It had been a long time when Phoenix decided he really did need to pay Kristoph one last visit.
The guard showed him to the cell where Kristoph sat alone in his comfortable chair, reading. Looking up to see Phoenix, Kristoph set his book aside, finding a scrap of paper to slip in between the pages. Phoenix wondered why he bothered - in less than twenty-four hours, no one was going to be there to care about a folded page corner or a creased spine. "Well..." Kristoph murmured, reaching up to adjust his glasses. "I expected that I might have a visitor or two tonight, but I didn't expect you. I can't say that I blame you for wanting to release your bitterness while you have the chance - but somehow, it just didn't seem like you."
It isn't. Phoenix almost said it, before he caught himself and kept his mouth closed, his lips a tight, straight line. Instead, he asked, "Did Klavier stop by yet?"
"My brother made a brief appearance, yes," Kristoph replied, folding his hands in his lap. "I expect he'll be back before the night is through."
So either Klavier wasn't dealing well with this, or Kristoph was playing mind games to make sure that he wouldn't. Phoenix made a note to give him a call later and see how he was doing - or better yet, have Apollo call him instead.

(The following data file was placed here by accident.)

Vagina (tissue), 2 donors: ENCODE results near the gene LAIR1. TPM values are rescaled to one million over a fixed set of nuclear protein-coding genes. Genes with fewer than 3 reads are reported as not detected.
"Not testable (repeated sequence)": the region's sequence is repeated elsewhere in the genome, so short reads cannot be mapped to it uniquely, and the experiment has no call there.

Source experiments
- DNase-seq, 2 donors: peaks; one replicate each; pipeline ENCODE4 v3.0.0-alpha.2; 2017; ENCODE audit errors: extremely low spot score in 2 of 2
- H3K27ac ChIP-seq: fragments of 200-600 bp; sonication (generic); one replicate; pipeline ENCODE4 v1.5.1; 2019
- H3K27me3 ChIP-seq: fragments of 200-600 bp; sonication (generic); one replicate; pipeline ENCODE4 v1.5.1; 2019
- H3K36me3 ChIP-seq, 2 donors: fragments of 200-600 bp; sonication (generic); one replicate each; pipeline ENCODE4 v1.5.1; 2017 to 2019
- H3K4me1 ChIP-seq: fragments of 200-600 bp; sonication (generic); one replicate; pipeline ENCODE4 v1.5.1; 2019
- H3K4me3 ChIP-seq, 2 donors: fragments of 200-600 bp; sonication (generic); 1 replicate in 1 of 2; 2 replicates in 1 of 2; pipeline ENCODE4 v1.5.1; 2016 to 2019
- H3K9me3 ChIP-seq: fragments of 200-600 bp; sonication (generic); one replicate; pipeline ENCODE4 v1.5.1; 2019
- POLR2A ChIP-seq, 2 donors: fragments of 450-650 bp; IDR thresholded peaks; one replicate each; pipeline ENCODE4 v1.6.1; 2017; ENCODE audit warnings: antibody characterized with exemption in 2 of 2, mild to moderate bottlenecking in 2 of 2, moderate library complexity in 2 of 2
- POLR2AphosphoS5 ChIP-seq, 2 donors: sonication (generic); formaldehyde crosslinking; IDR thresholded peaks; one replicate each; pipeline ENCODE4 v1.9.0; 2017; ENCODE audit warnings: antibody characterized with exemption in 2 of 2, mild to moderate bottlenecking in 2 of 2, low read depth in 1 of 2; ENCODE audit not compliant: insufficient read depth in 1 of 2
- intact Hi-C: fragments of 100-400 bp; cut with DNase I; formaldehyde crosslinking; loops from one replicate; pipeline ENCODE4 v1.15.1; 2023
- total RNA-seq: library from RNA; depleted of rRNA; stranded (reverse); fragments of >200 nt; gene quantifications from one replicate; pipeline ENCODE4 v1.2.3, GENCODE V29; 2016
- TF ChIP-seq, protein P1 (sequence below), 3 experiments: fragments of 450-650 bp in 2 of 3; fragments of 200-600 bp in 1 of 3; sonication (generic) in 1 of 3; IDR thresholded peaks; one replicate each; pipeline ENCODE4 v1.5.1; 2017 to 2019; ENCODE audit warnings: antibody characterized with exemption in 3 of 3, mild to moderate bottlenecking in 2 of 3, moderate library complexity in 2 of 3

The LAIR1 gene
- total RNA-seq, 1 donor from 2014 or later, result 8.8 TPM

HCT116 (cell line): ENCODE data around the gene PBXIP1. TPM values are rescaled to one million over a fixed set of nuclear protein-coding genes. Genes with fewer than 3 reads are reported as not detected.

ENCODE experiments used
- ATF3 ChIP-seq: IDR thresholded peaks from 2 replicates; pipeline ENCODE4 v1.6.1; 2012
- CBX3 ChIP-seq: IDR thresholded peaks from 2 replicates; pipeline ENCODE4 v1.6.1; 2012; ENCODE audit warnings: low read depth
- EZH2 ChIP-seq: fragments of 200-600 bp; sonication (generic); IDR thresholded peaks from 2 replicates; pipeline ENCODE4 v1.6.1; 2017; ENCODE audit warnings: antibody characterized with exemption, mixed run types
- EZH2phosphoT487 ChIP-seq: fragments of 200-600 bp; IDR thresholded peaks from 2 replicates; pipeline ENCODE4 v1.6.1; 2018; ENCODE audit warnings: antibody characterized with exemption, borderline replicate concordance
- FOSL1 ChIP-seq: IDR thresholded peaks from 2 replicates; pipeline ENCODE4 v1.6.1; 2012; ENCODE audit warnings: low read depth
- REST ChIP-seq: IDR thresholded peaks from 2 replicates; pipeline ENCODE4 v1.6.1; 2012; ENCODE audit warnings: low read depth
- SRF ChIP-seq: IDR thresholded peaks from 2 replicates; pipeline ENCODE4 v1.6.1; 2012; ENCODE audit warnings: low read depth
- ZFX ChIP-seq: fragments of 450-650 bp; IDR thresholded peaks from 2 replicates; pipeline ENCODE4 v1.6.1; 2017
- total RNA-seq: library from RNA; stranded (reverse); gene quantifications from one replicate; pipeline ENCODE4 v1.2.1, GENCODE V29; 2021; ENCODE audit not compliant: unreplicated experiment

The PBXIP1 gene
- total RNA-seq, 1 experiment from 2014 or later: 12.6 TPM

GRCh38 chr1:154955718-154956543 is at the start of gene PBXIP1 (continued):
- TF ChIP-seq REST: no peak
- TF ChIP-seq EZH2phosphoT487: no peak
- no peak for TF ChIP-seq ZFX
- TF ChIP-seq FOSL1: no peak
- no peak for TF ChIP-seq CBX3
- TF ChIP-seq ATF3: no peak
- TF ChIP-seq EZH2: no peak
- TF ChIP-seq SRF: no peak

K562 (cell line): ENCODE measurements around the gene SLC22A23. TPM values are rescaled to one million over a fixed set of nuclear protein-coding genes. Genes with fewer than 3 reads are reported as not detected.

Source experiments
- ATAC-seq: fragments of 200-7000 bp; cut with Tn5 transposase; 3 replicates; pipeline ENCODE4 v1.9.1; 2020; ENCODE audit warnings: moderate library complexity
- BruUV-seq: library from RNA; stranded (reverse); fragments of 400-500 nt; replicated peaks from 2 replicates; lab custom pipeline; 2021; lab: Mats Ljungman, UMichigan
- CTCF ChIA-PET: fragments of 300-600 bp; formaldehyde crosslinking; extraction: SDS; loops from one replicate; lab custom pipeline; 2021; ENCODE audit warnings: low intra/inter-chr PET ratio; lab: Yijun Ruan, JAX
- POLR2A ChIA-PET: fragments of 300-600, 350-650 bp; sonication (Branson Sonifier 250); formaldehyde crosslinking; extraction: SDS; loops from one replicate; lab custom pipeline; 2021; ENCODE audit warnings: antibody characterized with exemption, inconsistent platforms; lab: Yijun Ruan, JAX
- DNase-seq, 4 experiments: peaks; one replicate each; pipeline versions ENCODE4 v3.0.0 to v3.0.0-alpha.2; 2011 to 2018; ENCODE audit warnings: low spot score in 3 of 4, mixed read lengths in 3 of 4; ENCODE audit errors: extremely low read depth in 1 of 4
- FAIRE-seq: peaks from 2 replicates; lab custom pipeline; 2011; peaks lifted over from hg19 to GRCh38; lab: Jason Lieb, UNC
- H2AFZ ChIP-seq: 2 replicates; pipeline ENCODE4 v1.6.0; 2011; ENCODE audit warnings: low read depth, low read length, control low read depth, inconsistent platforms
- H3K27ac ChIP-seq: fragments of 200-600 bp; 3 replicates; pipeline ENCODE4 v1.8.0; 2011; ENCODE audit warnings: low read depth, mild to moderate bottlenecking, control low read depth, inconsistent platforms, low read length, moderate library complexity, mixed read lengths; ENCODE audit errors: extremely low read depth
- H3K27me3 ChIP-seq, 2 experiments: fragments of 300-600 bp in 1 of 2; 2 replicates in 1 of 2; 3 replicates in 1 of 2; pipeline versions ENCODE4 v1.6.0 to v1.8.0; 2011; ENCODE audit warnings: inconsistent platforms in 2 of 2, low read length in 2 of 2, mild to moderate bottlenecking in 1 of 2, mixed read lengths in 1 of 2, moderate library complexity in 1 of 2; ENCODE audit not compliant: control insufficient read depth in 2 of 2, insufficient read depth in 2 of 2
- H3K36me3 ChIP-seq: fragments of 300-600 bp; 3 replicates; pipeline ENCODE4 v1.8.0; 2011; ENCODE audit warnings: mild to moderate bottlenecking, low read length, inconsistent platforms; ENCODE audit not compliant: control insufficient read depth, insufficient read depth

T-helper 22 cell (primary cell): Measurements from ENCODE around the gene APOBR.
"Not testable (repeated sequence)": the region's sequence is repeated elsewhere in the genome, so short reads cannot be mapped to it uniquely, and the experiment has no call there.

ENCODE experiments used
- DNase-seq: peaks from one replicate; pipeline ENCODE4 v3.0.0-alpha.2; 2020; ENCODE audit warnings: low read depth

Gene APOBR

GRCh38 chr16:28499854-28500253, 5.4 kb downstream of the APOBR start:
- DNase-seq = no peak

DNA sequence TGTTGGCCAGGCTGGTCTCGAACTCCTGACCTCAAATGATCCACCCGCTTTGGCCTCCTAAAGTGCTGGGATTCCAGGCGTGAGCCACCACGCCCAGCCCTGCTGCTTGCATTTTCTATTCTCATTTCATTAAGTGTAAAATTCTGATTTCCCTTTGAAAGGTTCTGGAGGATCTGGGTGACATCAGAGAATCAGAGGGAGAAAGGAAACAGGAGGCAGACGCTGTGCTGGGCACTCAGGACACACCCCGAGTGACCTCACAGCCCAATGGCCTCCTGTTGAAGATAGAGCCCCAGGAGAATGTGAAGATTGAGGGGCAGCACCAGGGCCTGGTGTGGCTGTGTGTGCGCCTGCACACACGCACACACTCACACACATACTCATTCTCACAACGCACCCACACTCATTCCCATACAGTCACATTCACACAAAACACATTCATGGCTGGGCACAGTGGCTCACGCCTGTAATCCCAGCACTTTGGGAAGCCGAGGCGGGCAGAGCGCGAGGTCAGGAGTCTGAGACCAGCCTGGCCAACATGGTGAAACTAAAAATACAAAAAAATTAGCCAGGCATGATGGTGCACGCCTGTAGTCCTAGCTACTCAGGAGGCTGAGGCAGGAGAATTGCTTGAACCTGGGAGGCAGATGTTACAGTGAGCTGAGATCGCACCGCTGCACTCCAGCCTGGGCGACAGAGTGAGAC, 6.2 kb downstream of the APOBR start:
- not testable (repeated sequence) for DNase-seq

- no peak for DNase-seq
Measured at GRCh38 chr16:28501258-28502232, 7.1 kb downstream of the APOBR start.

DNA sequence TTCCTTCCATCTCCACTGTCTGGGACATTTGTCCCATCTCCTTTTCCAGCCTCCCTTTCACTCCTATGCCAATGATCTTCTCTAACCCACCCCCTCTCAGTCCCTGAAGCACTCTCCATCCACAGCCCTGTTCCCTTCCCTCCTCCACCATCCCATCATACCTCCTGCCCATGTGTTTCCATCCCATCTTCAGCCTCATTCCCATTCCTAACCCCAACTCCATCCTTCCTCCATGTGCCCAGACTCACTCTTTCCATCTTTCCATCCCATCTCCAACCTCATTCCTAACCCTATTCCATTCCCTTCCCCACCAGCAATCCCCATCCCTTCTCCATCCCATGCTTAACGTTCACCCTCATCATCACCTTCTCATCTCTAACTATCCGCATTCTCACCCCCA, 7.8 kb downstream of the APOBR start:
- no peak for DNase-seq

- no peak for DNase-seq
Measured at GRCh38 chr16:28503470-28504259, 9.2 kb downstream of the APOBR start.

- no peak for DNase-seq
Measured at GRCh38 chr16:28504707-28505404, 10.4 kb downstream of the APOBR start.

"So go ahead," Kristoph offered with a shrug. "It would appear that you have enough reason to be angry with me. If you've come to taunt me with my imminent demise, then you might as well do so."
He seemed too calm for a man who knew his last hours were ticking past. Only on the surface, however - when Phoenix looked closer, he saw a tightness in Kristoph's jaw, the subtle motion of his eyes. This time, he said it. "That's not why I came. It's not the kind of thing I do."
"Even after all I've done to you."
"Because I don't do it to anyone," Phoenix replied. "No matter how much they may deserve it."
Kristoph chuckled darkly. "What I did to you, Phoenix, I did knowingly. I feel no remorse, but for allowing myself to be caught."
"Yeah, I know."
Kristoph looked somewhat puzzled at Phoenix's easy answer. "...I studied you, you realize. I know about Dahlia."
The name still made shivers run up his spine... but something else was mixed with it, as had always been the case. "What does Dahlia have to do with anything?"
"I assure you," Kristoph stated, "that I have no twin - no secret kind-hearted doppelganger to set your mind at ease about the person you loved. There is only one of me, Phoenix, and he was playing you like a puppet all along. Kristoph Gavin, the man you believed you loved, was and is a sociopathic, manipulative murderer."
The thought of Dahlia, and of Iris getting him off the hook for his hopeless earnest love, was the final variable that resolved Phoenix's uncertainty. "I know that too," he said with a nod.
"There will be no revelation, no explanation," Kristoph insisted. "I will not apologize, for I am not sorry, and I will make no excuses, because I have none."